Network Architecture is in a constant state of evolution. Today, with Virtual Private Networks (VPNs), cloud networking and Software Defined Networking (SDN) increasingly becoming the norm, network architecture concerns are very different – and much more complex – than they were a decade ago. With the amount of options available when it comes to the unique architecture of your network, there’s no “one-size-fits-all” approach to following – but there are some best practices and things to bear in mind in order to ensure your network architecture is as robust as possible and provides you with consistently accurate reports.
What is the problem with traditional network architecture paradigms?
Historically, the end-to-end principle is one of the most prominent network architecture design philosophies, and underpins core internet protocols in the Internet Protocol (IP) suite. Though the term was officially coined in the early 1980s, it is based on Paul Baran’s work in the 1960s. While he is arguably more well-known as one of the two independent inventors of packet-switching, the focus of Baran’s work in the 1960s was to develop a “survivable” network architecture that could remain functional in the event of a nuclear war. This influenced the entire structure of Baran’s design: the fundamental premise of end-to-end network architecture is that application-specific instructions exist within the end hosts of a network, rather than the intermediary nodes. This hierarchal structure worked when client-server architecture was common, but the proliferation of mobile devices, cloud and Software as a Service (SaaS) technologies in modern environments has made a static network architecture obsolete.
What has prompted the move away from static network architecture?
Today, end-to-end networks are commonly referred to as “dumb” networks, as they feature intelligent devices at the extremities of the environment that use a network that does not interact with an application’s operation or communication. “Smart” networks, by contrast, take advantage of the more lateralised and dynamic nature of modern networks. Applications today may access a large number of data sources across vast geographical distances rather than simply operating according to a client-server relationship, and the device revolution has resulted in network architectures needing to adapt to anywhere-anytime access from a large variety of device types.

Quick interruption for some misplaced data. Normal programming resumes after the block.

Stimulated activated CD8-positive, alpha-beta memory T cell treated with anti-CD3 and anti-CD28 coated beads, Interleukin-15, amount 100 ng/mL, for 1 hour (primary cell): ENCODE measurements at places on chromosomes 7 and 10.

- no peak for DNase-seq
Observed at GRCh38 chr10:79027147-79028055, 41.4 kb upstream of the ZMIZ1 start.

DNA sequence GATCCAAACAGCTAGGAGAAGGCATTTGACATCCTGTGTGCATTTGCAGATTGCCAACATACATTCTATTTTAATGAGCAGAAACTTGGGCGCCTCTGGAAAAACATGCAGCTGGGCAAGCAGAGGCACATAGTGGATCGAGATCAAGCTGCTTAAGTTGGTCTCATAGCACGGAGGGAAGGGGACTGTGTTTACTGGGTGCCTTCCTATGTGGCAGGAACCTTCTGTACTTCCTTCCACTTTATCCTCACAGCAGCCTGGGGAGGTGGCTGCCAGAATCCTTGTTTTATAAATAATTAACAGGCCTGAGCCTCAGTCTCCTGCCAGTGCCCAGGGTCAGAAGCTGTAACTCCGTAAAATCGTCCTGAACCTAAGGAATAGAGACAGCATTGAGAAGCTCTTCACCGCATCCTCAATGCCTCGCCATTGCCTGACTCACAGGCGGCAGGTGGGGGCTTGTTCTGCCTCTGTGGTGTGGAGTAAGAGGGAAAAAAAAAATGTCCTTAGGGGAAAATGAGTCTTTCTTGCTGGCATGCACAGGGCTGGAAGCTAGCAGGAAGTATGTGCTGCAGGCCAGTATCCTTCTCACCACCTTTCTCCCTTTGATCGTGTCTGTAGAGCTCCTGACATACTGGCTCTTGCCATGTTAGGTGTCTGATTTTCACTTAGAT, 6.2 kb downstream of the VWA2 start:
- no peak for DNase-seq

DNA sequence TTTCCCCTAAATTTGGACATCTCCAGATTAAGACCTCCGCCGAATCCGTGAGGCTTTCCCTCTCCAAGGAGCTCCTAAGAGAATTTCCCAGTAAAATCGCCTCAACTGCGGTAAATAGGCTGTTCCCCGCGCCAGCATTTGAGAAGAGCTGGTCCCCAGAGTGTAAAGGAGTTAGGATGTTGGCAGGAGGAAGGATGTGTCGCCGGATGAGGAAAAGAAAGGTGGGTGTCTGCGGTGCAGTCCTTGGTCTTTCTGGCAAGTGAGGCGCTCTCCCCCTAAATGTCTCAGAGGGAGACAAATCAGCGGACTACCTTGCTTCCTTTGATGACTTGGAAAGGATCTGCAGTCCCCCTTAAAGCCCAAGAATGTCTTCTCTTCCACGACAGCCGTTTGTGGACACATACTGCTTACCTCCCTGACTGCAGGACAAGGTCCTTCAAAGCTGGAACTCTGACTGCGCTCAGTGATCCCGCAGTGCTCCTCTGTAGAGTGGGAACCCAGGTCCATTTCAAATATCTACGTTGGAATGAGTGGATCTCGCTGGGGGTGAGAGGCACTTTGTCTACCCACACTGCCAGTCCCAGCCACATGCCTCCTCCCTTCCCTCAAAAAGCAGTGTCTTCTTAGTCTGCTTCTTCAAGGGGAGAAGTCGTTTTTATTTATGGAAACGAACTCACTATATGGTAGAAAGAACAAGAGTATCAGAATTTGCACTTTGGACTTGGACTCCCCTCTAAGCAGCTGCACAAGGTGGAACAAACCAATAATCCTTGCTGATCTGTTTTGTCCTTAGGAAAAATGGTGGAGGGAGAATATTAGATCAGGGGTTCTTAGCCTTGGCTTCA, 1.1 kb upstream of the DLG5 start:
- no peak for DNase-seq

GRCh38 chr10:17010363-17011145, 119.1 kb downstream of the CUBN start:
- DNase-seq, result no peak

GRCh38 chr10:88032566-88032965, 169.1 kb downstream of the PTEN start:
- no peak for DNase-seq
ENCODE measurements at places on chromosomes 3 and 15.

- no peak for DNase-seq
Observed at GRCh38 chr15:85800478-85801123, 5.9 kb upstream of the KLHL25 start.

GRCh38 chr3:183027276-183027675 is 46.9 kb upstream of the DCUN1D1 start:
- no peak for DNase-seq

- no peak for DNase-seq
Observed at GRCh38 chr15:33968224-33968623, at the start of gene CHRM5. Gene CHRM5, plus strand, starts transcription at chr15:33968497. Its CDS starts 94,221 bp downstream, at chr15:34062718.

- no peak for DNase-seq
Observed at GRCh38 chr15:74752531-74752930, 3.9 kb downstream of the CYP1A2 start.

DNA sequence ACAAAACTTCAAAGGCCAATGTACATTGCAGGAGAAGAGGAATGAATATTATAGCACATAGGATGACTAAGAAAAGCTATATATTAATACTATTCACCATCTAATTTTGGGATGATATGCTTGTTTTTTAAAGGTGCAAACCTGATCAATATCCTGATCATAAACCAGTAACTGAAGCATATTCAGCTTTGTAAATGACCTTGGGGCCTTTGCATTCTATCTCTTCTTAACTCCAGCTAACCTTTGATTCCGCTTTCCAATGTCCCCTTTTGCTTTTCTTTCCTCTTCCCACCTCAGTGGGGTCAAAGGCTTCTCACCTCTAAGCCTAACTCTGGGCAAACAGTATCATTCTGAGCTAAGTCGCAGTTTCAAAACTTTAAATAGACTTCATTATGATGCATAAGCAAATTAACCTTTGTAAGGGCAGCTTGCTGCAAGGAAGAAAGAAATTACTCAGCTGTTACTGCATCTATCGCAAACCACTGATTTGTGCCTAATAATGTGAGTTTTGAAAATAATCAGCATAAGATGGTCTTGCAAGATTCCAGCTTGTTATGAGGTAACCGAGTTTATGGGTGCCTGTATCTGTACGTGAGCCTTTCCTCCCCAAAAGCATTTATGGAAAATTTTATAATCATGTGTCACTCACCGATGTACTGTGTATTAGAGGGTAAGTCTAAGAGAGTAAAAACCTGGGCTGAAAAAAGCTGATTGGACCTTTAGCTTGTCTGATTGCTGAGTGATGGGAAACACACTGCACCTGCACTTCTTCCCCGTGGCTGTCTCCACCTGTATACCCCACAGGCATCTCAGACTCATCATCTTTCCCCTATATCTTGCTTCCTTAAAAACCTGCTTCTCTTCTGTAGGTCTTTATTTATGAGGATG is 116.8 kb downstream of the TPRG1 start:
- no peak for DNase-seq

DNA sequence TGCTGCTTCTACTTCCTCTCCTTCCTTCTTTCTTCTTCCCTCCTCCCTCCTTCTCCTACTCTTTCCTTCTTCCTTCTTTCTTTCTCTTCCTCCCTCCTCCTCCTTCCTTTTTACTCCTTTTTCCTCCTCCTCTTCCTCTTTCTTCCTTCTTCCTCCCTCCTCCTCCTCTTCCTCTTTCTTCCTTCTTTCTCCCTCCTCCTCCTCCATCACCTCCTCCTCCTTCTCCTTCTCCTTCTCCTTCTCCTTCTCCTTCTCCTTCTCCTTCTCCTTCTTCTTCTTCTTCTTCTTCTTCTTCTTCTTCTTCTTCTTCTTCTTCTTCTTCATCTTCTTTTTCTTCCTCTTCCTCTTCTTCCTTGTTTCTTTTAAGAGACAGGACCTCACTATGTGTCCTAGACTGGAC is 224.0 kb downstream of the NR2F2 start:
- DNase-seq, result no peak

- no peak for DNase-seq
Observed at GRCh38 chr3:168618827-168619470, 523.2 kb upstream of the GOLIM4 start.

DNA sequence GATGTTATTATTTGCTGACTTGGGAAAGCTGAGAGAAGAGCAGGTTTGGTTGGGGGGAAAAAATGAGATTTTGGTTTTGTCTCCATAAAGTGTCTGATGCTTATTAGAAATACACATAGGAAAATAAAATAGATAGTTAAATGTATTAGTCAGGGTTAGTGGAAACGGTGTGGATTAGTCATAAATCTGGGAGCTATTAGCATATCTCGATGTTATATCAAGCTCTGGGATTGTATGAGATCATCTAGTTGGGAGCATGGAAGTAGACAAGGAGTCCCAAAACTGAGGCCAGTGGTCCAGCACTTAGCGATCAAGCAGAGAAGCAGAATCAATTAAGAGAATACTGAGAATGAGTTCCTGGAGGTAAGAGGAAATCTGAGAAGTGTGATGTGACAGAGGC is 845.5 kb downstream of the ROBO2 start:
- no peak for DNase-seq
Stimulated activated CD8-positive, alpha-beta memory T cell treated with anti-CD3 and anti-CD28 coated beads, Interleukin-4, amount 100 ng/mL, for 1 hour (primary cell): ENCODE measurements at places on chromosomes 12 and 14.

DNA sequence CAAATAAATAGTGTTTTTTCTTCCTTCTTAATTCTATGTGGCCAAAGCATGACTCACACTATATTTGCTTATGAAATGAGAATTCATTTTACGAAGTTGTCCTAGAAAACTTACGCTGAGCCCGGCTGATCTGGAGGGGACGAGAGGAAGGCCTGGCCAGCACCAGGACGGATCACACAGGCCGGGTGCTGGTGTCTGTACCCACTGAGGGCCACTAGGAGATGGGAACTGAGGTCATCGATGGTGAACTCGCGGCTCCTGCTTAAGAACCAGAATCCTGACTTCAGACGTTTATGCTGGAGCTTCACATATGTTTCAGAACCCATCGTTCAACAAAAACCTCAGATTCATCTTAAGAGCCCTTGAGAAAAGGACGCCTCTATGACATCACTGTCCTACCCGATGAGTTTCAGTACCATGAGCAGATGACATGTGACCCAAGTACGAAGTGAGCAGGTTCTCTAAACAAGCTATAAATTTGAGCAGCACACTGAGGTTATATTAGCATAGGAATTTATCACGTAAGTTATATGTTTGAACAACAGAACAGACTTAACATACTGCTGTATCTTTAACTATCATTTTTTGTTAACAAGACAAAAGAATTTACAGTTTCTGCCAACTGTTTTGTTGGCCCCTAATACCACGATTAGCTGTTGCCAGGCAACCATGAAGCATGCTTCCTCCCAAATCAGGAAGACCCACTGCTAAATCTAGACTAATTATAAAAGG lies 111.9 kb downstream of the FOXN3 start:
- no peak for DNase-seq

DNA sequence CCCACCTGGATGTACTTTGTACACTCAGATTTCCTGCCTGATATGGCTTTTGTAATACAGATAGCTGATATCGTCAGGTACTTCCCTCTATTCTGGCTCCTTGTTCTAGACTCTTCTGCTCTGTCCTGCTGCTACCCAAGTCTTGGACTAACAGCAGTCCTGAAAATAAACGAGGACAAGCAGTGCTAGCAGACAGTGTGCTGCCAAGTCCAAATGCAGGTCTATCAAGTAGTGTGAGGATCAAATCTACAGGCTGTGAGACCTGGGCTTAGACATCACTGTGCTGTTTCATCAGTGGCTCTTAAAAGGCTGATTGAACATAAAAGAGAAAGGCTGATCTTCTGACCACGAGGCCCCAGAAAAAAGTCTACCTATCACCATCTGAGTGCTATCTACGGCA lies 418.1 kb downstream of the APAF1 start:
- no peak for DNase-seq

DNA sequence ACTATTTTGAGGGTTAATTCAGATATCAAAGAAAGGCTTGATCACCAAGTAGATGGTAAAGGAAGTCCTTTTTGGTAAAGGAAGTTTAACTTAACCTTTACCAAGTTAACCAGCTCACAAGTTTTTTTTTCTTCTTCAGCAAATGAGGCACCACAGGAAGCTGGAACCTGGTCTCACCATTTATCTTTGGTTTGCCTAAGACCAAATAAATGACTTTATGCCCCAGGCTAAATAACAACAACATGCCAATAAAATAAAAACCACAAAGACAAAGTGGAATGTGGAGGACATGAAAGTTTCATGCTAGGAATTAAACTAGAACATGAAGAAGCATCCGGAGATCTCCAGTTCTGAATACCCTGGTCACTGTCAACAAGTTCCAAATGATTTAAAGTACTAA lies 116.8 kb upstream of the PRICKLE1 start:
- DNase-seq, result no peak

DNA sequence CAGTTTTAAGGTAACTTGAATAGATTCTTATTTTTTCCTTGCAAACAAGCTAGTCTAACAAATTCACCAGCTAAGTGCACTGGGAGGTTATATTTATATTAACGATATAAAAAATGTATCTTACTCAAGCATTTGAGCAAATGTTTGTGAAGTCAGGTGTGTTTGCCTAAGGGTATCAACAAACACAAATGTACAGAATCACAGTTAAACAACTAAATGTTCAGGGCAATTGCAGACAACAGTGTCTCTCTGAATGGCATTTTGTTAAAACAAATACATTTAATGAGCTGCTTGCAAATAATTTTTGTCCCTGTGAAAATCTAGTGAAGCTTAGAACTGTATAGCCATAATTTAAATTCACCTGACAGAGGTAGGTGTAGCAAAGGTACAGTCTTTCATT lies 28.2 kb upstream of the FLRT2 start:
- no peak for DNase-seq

What are the limitations that the modern network faces on an end-to-end model?
Simply put, it’s practically impossible to achieve current network requirements with end-to-end network architecture. This is because traditional network architecture was never designed to cater to the needs of the modern IT landscape. Any end-to-end solution on today’s network environments, no matter how well it may work, will involve stretching the capabilities of a method that was not designed with the intricacies of the modern network environment in mind. Even though networking protocols have evolved over the past decade to provide better performance, reliability, connectivity and security, the fact that protocols are typically defined independently has led to increased complexity in environments, which is one of the principal limitations of networks today.
Emerging network architectures like Software Defined Networking (SDN) are disrupting traditional architectures by decoupling control from forwarding and allowing it to be directly programmed. This results in the network appearing as a single switch to applications, which streamlines the architectural design, network reporting and operational efficiency of your environment. For more information about how Iris can provide network management services, network reporting software and future-facing network architecture solutions, please download a free copy of our guide to Network Capacity Planning and Mangement.
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